The Congress of Vienna, held in 1814-1815, was a series of diplomatic conferences that aimed to establish a new balance of power in Europe following the downfall of Napoleon Bonaparte. Its final Act was signed nine days before Napoleon's defeat at Waterloo on 18 June 1815.
The Congress of Vienna was convened following the Napoleonic Wars, which had disrupted the established order and redrawn borders. After Napoleon’s defeat in May 1814, the victorious Allied powers, including Austria, Russia, Prussia, and Great Britain, sought to restore stability and establish a new framework for European relations. Consequently, they invited other states of Europe to send plenipotentiaries to Vienna for a peace conference.
Among the central figures of the Congress of Vienna was Klemens von Metternich, the Austrian statesman and host, whose conservative views and desire for a restoration of the pre-Napoleonic order heavily influenced the negotiations. France was represented by Prince Talleyrand, a French diplomat, who advocated for favourable terms for his country despite its recent defeat. Tsar Alexander I of Russia, with his vision of a conservative and monarchical Europe, also played a prominent role. Castlereagh, the British representative, helped maintain a balance of power in the negotiations. Finally, another influential figure was Charles Maurice de Talleyrand-Périgord, the French ambassador to Austria, known for his diplomatic skills and moderation.
The Congress of Vienna sought to create a stable and long-lasting European order by redrawing borders and balancing the power between nations. By doing so, they aimed to prevent any single country from dominating the continent and avoid future conflicts.
To address concerns regarding France, the negotiators created strong border states. For this purpose, the Netherlands and the Italian Kingdom of Piedmont were created. Prussia got the left bank of the Rhine, while Austria gained territories in northern Italy. Moreover, the German Confederation was established to maintain stability in Central Europe and replace the Holy Roman Empire. Finally, France was allowed to retain most of its pre-Napoleonic borders but was required to return territories it had acquired during the Revolutionary and Napoleonic periods.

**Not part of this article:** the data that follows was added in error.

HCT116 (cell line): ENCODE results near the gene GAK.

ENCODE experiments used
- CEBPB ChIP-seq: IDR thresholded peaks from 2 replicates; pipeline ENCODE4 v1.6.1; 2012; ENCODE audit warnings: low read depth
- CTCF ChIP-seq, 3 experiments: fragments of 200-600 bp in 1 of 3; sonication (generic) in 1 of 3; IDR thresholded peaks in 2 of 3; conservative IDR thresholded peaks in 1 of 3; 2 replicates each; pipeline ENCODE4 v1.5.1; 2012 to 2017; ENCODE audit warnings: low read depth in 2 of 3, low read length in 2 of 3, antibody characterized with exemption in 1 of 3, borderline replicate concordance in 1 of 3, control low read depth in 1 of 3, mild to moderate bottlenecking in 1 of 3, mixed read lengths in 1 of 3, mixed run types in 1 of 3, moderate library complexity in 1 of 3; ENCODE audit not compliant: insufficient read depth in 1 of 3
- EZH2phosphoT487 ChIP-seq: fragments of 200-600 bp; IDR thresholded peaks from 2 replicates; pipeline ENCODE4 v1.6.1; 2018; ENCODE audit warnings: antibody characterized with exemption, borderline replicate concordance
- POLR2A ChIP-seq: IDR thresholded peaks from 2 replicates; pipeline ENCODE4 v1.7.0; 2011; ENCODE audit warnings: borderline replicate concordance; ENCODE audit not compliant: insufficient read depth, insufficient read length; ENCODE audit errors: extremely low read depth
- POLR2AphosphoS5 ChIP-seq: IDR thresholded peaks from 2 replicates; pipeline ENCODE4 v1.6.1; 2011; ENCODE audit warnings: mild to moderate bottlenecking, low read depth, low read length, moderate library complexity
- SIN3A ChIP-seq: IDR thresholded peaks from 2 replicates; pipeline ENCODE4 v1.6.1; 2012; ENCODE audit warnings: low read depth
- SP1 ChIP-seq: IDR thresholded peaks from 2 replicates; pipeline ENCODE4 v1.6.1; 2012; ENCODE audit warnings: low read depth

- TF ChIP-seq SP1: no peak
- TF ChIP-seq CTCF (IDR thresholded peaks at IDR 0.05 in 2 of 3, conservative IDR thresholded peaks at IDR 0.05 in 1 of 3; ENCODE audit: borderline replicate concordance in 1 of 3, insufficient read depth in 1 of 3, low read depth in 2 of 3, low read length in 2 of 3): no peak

During the negotiations, the future of Napoleon's Grand Duchy of Warsaw posed a significant challenge. Tsar Alexander wanted to annex the territory, but Austria and Prussia had parts of it. Prussia formed an alliance with Russia, whereby Russia would support Prussia's claim for Saxony, and Prussia would support Russia's claim for Poland. To combat the Russian-Prussian alliance, Metternich, Castlereagh, and Talleyrand signed a secret treaty agreeing to oppose them. In the end, the Congress established a smaller Poland known as "Congress Poland" with Alexander installed as the king. With Russia satisfied, Prussia lost its ally and only was able to get a small part of Saxony.
However, in March 1815, amid negotiations, Napoleon escaped from exile on Elba and re-occupied the throne of France, marking the beginning of the period known as the Hundred Days. The allies regrouped and defeated him decisively at Waterloo on June 18th, 1815, nine days after having signed the Final Act of the Congress of Vienna. To prevent France from ever again becoming a threat to Europe, they briefly entertained the idea of dismembering it. However, France got away with a foreign military occupation and heavy war reparations. Napoleon was shipped to St Helena, where he remained until his death.
The Congress of Vienna profoundly shaped the political landscape of Europe in the 19th century. By restoring monarchies and re-establishing conservative values, the Congress aimed to suppress revolutionary ideas and maintain stability. While the agreements reached at the Congress were not without flaws, they did succeed in achieving a remarkable period of peace in Europe that lasted for nearly four decades.
However, the Congress also drew criticism for its conservative nature and disregard for nationalist aspirations. Nationalism and liberalism gained momentum in the following decades, leading to social and political transformations that eventually led to the revolutions of 1848. Nonetheless, the Congress of Vienna laid the foundation for a new era of diplomacy and set a precedent for future international conferences. Its principles of collective security, territorial adjustments, and the balance of power became guiding principles for European diplomacy well into the 20th century.
- napoleonic wars
- tsar alexander i
- great britain